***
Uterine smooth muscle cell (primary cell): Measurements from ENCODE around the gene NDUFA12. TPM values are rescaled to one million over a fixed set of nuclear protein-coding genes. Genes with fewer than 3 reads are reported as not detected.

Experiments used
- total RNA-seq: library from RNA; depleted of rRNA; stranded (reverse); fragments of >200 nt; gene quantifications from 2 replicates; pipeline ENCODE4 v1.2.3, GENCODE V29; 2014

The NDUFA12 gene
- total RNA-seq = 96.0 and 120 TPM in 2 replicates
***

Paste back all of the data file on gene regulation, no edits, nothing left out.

Uterine smooth muscle cell (primary cell): Measurements from ENCODE around the gene NDUFA12. TPM values are rescaled to one million over a fixed set of nuclear protein-coding genes. Genes with fewer than 3 reads are reported as not detected.

Experiments used
- total RNA-seq: library from RNA; depleted of rRNA; stranded (reverse); fragments of >200 nt; gene quantifications from 2 replicates; pipeline ENCODE4 v1.2.3, GENCODE V29; 2014

The NDUFA12 gene
- total RNA-seq = 96.0 and 120 TPM in 2 replicates